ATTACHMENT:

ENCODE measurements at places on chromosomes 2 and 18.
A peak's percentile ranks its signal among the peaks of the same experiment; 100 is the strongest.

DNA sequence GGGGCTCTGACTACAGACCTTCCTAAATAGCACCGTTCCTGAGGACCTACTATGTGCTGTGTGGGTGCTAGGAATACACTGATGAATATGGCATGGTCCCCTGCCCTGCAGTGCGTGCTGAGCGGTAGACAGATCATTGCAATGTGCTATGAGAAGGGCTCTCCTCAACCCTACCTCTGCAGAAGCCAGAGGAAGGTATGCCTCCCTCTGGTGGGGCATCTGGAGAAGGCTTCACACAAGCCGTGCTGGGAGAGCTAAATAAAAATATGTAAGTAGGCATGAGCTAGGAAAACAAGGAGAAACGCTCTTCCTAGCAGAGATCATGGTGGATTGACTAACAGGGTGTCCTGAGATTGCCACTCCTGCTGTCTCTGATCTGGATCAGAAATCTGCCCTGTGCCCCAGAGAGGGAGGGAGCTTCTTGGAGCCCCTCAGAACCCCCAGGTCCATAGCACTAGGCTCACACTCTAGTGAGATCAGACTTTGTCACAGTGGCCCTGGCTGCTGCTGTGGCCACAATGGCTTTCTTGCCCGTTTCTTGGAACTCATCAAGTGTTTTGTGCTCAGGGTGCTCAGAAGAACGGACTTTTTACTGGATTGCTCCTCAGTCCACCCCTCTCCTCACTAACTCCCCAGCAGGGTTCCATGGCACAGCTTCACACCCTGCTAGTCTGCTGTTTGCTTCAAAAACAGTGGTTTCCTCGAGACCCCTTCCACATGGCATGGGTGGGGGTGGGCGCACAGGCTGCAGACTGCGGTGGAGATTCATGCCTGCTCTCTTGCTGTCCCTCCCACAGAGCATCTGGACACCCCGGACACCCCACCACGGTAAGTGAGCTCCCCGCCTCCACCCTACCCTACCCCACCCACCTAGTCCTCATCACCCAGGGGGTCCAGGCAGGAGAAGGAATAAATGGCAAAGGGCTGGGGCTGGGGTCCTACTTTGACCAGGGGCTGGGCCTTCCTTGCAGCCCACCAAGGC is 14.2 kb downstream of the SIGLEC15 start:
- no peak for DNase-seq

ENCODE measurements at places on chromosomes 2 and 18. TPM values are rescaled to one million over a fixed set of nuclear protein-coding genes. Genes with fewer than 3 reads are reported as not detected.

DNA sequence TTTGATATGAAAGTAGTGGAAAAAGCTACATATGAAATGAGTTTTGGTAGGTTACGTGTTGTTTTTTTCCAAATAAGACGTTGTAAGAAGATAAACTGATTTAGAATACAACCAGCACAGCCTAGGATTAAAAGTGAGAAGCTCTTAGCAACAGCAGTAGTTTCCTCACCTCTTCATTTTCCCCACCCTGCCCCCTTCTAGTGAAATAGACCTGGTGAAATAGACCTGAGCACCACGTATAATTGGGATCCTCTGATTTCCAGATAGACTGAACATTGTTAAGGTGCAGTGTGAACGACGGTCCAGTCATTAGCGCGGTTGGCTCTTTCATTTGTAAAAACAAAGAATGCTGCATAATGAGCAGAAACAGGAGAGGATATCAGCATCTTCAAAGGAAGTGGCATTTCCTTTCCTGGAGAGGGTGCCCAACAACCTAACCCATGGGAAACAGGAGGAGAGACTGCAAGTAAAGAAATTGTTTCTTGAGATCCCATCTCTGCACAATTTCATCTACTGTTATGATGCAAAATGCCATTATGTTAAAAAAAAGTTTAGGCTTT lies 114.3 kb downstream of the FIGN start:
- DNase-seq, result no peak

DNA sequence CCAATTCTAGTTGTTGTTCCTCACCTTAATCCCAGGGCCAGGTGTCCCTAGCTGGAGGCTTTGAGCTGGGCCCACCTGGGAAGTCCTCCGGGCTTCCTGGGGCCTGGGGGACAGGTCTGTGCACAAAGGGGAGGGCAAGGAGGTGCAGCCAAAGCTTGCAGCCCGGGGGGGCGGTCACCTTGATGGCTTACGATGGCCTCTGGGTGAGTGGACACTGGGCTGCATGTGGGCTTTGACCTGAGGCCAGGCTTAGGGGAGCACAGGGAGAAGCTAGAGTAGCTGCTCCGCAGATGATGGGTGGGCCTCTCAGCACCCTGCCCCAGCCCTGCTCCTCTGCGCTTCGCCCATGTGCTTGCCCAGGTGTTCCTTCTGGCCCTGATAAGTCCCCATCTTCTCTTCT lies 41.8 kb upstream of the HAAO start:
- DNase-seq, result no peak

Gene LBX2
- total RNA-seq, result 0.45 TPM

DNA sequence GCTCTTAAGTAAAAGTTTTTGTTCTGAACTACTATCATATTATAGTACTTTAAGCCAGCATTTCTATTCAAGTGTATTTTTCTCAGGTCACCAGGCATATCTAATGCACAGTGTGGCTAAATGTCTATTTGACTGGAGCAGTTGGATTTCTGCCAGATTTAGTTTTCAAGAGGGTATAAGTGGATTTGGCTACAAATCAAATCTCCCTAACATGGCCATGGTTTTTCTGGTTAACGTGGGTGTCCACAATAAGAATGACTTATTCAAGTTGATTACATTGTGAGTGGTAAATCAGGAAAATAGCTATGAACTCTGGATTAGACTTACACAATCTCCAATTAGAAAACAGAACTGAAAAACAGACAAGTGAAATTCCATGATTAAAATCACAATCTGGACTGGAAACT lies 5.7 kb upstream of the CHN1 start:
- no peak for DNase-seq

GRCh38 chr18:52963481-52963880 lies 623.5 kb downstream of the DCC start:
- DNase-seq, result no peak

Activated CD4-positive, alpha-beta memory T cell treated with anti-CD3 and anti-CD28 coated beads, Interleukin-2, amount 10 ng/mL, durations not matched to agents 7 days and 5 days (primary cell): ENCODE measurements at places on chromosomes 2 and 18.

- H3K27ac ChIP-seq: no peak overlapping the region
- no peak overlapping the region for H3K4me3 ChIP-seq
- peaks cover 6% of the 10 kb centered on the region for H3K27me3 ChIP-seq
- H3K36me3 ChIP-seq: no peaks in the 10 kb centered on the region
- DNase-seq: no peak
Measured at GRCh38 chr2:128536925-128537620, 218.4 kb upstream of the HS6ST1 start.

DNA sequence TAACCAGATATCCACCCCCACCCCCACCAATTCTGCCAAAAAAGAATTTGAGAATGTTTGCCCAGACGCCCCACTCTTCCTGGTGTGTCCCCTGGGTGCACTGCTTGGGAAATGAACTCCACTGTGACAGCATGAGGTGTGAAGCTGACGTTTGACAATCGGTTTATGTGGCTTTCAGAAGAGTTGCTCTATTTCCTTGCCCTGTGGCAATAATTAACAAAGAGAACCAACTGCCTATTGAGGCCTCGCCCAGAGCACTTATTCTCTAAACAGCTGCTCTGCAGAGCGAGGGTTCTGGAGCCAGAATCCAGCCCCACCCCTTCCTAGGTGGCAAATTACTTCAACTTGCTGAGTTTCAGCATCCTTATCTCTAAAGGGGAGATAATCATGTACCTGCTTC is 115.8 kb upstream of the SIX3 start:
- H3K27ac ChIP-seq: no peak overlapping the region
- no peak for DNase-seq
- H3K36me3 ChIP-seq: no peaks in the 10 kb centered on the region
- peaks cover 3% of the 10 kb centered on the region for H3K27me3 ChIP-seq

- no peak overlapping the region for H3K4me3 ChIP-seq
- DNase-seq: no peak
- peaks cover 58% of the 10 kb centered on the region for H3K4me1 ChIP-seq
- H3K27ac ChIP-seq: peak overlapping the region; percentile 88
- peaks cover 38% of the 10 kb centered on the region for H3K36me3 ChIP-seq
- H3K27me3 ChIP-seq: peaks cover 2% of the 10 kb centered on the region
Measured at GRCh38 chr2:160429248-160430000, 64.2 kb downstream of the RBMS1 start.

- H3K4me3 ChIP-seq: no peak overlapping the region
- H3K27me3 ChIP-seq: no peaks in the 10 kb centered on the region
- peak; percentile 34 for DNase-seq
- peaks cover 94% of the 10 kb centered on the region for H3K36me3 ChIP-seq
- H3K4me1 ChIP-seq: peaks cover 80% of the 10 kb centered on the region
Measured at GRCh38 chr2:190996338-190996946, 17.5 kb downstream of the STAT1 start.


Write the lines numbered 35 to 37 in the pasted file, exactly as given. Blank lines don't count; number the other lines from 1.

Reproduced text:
- H3K4me3 ChIP-seq: no peak overlapping the region
- H3K27me3 ChIP-seq: no peaks in the 10 kb centered on the region
- peak; percentile 34 for DNase-seq